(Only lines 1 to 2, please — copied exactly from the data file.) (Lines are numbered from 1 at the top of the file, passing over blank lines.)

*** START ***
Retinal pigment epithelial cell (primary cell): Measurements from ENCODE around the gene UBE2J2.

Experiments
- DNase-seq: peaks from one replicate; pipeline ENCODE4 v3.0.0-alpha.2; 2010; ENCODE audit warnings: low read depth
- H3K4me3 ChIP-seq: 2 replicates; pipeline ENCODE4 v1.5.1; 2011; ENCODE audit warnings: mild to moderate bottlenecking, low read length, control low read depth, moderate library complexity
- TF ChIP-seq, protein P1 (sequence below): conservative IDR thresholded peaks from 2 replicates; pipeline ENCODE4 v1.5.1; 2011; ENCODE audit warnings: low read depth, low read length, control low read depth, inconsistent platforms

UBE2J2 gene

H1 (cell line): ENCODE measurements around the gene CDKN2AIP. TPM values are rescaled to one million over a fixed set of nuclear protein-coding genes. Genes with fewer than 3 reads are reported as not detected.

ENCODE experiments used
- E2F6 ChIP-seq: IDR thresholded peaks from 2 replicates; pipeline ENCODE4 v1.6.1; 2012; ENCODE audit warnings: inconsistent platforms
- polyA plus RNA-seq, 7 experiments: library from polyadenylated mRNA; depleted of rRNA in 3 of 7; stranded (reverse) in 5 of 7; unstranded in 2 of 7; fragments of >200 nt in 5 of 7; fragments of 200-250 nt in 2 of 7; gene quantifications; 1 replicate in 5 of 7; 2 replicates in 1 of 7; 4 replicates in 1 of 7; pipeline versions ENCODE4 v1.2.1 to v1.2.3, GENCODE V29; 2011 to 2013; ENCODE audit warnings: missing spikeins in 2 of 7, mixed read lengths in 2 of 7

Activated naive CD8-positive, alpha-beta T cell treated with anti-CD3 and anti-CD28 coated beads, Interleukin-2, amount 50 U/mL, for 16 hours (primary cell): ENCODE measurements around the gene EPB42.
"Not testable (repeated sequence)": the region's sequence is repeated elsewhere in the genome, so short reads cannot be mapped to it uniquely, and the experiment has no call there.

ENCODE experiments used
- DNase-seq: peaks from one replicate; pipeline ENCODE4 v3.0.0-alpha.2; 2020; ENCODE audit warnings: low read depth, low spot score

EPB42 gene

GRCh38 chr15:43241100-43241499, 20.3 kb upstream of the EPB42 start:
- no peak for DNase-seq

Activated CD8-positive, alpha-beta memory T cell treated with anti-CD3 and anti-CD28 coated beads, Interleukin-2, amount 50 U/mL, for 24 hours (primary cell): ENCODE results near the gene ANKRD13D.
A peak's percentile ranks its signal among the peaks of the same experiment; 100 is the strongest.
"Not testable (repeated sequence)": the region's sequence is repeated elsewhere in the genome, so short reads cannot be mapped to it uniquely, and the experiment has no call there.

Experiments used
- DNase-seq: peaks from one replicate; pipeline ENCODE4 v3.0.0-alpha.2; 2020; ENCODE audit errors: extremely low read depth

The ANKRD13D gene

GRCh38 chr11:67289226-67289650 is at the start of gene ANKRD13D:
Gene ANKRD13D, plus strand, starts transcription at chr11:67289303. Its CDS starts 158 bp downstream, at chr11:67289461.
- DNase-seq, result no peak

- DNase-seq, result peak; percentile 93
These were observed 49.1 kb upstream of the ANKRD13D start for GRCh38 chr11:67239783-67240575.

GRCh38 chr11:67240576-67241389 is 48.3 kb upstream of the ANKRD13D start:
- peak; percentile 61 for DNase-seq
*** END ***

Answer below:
Retinal pigment epithelial cell (primary cell): Measurements from ENCODE around the gene UBE2J2.

Experiments